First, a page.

GFCI outlet question.

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On Feb 24, 9:25 am, snipped-for-privacy@milmac.com (Doug Miller) wrote:

Yeah, funny how he comes up with his version of what code says, but then wants us to go find it. I'd also like to see where in the code it says if I simply choose to plug a chest freezer into an existing outlet in my garage, I have to bring the entire garage up to current NEC code.
I especially liked this part too: "> Right, until some part within the refrigerator or new chestfreezer

So his approach is to run additional higher current circuits to support failing appliances that are drawing twice the load they should, instead of replacing the appliance. That doesn't sound like a very safe or economical solution to me. If a chest freezer is failing and somehow using 2X the electricity it should use, a new one would pay for itself in a few years. I just replaced a 23 year old refrigerator with a larger unit that uses about $95 a year less in electricity. You can buy a chest freezer for what, $400? And there is obvious environmental benefit as well.
Bottom line is the best place to start is to determine what all the loads are pulling on that circuit. Then a proper determination can be made.
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On Feb 24, 9:47 am, snipped-for-privacy@optonline.net wrote:

LOL... Or you could pay attention to your "failing appliances" and repair the $20 or $30 timer or relay that is causing it to use more power...
But I guess that is too much fine detail for a guy follows the letter of the NEC code without applying any common sense...
Do you totally replace a light fixture when the bulb burns out ???

Bottom line ??? Got too much crap drawing more than 1,440 watts being fed from a circuit that traverses the entire house from the location of the feed to the point where the load is being drawn...
Sounds like the refrigerator might need repair or some new power tools are too powerful given the wattage of the constant load from the fridge/freezer...
Don't need a code encyclopedia or a slide rule to figure that one out...
~~ Evan
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You *really* should stop talking about the electrical code, since it's clear that you have at best a sketchy understanding of what it requires.
The "80% rule" applies only to continuous loads. A continuous load is explicitly defined by the Code as maximum current for 3 hours or more, and this clearly does not apply to a refrigerator, or a freezer, or a garage door opener. (If you want to know what a continous load looks like, think resistance heating, or air conditioners.)

There aren't any code issues with that circuit. The problem is simply that the OP is plugging too much stuff into it. Sometimes, that stuff draws too much current, and the breaker trips. That's the way it's *supposed* to work.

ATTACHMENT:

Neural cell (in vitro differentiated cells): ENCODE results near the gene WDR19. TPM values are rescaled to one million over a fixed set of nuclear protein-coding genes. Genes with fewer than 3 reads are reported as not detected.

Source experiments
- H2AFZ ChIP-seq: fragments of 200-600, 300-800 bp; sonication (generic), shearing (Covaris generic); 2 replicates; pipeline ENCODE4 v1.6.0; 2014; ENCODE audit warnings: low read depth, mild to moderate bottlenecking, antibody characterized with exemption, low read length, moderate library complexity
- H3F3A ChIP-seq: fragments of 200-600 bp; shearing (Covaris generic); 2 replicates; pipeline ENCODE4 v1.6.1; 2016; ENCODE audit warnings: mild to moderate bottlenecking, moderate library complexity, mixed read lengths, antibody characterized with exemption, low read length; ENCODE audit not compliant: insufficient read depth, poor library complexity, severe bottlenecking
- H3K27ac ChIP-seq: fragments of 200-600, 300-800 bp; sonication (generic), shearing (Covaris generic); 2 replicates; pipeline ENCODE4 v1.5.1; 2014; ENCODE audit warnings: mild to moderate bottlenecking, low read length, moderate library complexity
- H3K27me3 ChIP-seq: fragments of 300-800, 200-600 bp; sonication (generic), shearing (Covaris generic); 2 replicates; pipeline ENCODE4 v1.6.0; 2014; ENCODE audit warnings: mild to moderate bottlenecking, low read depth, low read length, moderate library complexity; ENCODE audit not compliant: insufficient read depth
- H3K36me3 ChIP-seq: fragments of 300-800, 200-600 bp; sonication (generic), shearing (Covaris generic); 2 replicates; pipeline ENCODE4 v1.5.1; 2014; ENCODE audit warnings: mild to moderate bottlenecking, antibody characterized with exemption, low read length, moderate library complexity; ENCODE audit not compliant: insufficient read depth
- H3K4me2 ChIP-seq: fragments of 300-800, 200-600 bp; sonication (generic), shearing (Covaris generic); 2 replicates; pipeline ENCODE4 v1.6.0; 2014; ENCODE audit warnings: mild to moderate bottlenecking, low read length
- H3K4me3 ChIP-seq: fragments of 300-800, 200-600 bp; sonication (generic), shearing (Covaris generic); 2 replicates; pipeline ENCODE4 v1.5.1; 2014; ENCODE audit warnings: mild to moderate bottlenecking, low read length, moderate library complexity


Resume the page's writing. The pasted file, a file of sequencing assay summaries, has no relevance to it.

The OP needs a second circuit, but that's only because he's trying to plug in more stuff than the existing circuit is capable of handling -- not because of any "code issues" that you imagine to exist.
[...]

The circuit is fine. The problem is that the OP has too much crap plugged into it.
[...]

Of course it doesn't. It isn't supposed to.
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Evan wrote:

Some of this is covered nicely by Doug.
Essentially all the "code requirements" are nonexistent (what a surprise).
Cite - using the NEC.

The probability of 2 devices starting at exactly the same time is nil. And the delay built into any residential circuit breaker would likely withstand the momentary overload.
It rather easy to have too much running overload or starting current on top of running current from another unit.

Sorry - my Ouija board still isn't giving me an answer. I really don't think much wiring in a house uses the next conductor size.

I'm sure that happens all the time......
Nicely covered by trader. No doubt everyone at this newsgroup would want adequate circuit capacity so that refrigerator could continue to draw at least twice the power it should.

I guess you don't have much useful common sense.

Maybe your (alleged) inspector would. Not likely in the real world.

How insightful that trader included a new circuit as one of his possible fixes.

Some of the people who ask questions are actually half-way intelligent. (Some of the people answering aren't.)
If the OP followed your advice to add a circuit in "a full metal conduit" that is buried, and the metal disappeared from rust, his kid could electrocuted from the lack of a ground on a grounded outlet.

1 - I answered only you, not others 2 - I *never* cited the NEC 3 - you cited imaginary code requirements I challenged your hallucinations 4 - your posts have been largely based on imaginary NEC requirements. my post (and trader's) were based on good thoughtful advice
Is there a "NEC envy" kinda like "penis envy" - you seem to have it.
It might help if you responses were not dogmatic there-is-only-one-way-to-do-this.
I thought trader's multiple choice answer was entirely reasonable.
--
bud--

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